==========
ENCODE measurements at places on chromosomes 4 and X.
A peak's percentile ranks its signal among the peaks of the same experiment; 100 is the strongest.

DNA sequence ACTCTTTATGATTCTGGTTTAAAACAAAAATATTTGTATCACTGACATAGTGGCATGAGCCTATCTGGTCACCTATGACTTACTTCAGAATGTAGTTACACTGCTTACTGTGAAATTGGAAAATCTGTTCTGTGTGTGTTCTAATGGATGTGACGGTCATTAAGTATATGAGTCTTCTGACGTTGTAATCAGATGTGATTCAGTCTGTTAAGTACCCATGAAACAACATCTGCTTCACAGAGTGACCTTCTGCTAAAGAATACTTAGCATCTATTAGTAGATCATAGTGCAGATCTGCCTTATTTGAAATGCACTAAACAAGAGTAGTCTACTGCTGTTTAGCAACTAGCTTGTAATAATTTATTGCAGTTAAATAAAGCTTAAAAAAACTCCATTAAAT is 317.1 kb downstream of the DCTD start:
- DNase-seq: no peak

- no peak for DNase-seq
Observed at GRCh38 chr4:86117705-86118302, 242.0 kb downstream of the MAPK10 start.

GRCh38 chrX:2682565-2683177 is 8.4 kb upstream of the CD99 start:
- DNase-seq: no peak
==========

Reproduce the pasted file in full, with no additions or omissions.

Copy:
ENCODE measurements at places on chromosomes 4 and X.
A peak's percentile ranks its signal among the peaks of the same experiment; 100 is the strongest.

DNA sequence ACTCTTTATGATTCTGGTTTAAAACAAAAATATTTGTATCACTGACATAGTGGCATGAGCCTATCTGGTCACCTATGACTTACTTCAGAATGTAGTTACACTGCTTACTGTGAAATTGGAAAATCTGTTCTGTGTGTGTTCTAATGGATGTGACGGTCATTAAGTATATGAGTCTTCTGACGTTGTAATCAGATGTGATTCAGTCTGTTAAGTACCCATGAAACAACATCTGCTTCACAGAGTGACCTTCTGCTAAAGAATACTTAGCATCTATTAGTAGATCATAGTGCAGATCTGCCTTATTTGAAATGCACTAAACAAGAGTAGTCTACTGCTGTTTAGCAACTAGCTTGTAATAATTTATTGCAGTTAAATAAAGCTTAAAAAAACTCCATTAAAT is 317.1 kb downstream of the DCTD start:
- DNase-seq: no peak

- no peak for DNase-seq
Observed at GRCh38 chr4:86117705-86118302, 242.0 kb downstream of the MAPK10 start.

GRCh38 chrX:2682565-2683177 is 8.4 kb upstream of the CD99 start:
- DNase-seq: no peak